Understanding ovarian cysts
Most ovarian cysts are harmless, but some should be treated right away.
Most ovarian cysts are nothing to worry about. But others can cause severe symptoms or permanent damage. Some can develop into ovarian cancer.
Overall, ovarian cysts shouldn't send anyone into a panic. But they should get you to a doctor.
Types of ovarian cysts include:
The two types of functional cysts are follicle and corpus luteum cysts. Together, these are the most common ovarian cysts. They're formed during ovulation, or egg production. During a normal menstrual cycle, an egg matures, grows and leaves the ovary. While it grows, the egg is enclosed in a fluid-filled sac called a follicle. Once the egg has matured, the sac breaks open so the egg can leave the ovary. The sac then dissolves into corpus luteum, a mass that produces hormones for the next egg.
- Follicle cysts occur when the sac doesn't break open and release the egg. Then the sac keeps growing. Most follicular cysts will dissolve on their own within three menstrual cycles.
- Corpus luteum cysts form if the sac doesn't dissolve after releasing the egg. If this happens, the follicle seals off and grows larger as fluid builds up inside. Most of these cysts go away after a few weeks.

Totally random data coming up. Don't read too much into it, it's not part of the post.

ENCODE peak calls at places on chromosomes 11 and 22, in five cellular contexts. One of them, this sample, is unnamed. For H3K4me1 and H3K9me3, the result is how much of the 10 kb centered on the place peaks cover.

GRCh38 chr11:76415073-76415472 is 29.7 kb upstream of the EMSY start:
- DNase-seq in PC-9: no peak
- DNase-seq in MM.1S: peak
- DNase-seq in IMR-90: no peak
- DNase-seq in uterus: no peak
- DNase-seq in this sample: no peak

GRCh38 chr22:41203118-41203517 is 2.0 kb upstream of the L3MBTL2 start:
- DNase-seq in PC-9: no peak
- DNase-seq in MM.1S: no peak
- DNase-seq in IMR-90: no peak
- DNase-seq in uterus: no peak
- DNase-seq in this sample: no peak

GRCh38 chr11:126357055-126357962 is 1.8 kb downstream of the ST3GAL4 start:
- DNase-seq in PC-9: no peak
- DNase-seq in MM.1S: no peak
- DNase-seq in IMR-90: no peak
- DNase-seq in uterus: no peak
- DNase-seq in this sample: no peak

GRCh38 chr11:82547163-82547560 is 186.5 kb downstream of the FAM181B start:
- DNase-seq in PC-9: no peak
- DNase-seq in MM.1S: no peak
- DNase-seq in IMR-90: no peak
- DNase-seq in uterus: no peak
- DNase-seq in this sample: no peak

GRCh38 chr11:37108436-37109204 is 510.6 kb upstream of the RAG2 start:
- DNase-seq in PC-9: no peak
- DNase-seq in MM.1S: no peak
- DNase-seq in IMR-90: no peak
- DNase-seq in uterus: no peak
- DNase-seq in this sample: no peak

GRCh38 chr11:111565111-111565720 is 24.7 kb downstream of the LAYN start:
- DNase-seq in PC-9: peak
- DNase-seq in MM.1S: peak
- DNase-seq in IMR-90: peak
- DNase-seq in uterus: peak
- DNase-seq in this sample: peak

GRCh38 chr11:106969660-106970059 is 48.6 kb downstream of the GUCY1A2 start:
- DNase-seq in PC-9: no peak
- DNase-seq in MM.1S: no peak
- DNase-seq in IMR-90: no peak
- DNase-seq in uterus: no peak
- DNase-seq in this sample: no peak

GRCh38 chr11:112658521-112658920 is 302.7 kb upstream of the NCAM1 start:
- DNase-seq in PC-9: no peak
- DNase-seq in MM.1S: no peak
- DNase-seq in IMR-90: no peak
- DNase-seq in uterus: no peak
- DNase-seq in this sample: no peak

These cysts are the result of endometriosis, a condition in which uterine tissue grows outside the uterus. When this tissue grows on an ovary, it can form a cyst called an endometrioma. These cysts can cause pain during your period and during sex.
Dermoid cysts form from cells that usually make eggs. They can contain tissue such as skin, hair and bone. These cysts can grow quite large and cause pain but are rarely cancerous.
Polycystic ovary syndrome
This condition can prevent eggs from being released by the ovary. The follicles remain in the ovary and turn into cysts. As this process repeats, the ovary may eventually be covered with many cysts that continue to grow.
Most ovarian cysts are small and don't cause symptoms, according to the American College of Obstetricians and Gynecologists (ACOG). Large cysts, ruptured cysts or endometriomas may produce:
- Abdominal swelling.
- Pain during sexual intercourse.
- Severe abdominal pain.
- Unusually painful menstrual periods.
- Abnormal vaginal bleeding.
Finding a cyst
According to ACOG, most cysts are found during a routine pelvic examination. To find out what kind of cyst it is, ultrasound is typically used.
Ultrasound creates an image of the ovaries by passing sound waves through your abdomen.
Some cysts require immediate treatment, and others don't need to be treated at all. This decision depends on the size and type of the cyst, your health and symptoms, your future plans for pregnancy, and your age.
Possible treatments include watchful waiting; medications, including birth control pills; and surgery.